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Southwest Climate Outlook - El Niño Tracker - April 2020 | CLIMAS


Southwest Climate Outlook - El Niño Tracker - April 2020

Thursday, April 30, 2020

There are positive sea surface temperature (SST) anomalies across the equatorial Pacific (Figs. 1-2). Forecasts expect conditions will stay within the range of ENSO-neutral through at least summer 2020, with hints at a possible La Niña later in 2020.

Forecast Roundup: On Apr 9, the NOAA Climate Prediction Center (CPC) issued its ENSO diagnostic discussion with an inactive alert status. The CPC called for a 60-percent chance of ENSOneutral through summer 2020 and remains the most likely outcome through fall 2020. On Apr 9, the International Research Institute (IRI) issued an ENSO Quick Look (Fig. 3), noting “SSTs…near the borderline of El Niño during early April,” but no corresponding atmospheric conditions. They highlight that most models remain warm through spring with cooling over summer and also call for ENSOneutral conditions through fall 2020. On Apr 10, the Japanese Meteorological Agency (JMA) maintained its call for a 60-percent chance of ENSO-neutral conditions to last until summer 2020. On Apr 14, the Australian Bureau of Meteorology maintained their ENSO outlook at an inactive status but did highlight that a few models were beginning to suggest the possibility of a La Niña. The Feb 2020 North American Multi-Model Ensemble (NMME) remains borderline El Niño but shows steady movement into ENSO-neutral territory through the summer, and approaching La Niña conditions later in 2020 (see dashed black line, Fig. 4).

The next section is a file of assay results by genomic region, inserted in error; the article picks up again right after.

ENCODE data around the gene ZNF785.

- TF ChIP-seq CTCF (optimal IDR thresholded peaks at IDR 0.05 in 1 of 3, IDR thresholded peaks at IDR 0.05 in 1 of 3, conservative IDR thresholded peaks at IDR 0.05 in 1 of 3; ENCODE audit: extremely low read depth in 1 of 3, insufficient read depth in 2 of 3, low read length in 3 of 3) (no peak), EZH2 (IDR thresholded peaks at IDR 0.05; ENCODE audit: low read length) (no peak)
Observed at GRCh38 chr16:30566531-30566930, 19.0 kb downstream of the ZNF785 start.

Summary: SST anomalies hovered at the El Niño border for months. To be considered an El Niño event, the three-month SST average would need to stay above the El Niño threshold for five consecutive months, and the atmosphere would need to cooperate (i.e. ‘oceanicatmospheric coupling’), neither of which has happened. ENSOneutral conditions are forecast to last through summer and into fall, with recognition of the challenges associated with the spring predictability barrier (i.e., the difficulty of accurate forecasts made this time of year). In the Southwest, ENSO-neutral winters produce some of the wettest and driest winters (and everything in between). This winter has been particularly wet across parts of the Southwest, especially when averaged across longer timescales (such as seasonal or water-year; for details see pp 1-2 of this outlook, and the Mar 2020 SW Climate Outlook). The next few months are typically dry in much of the arid Southwest, so any precipitation will be welcome (but not necessarily expected). We look to the onset of the monsoon for the next period of regular precipitation activity.


Online Resources

  • Figures 1 - Australian Bureau of Meteorology -
  • Figure 2 - NOAA - Climate Prediction Center -
  • Figure 3 - International Research Institute for Climate and Society -
  • Figure 4 - NOAA - Climate Prediction Center -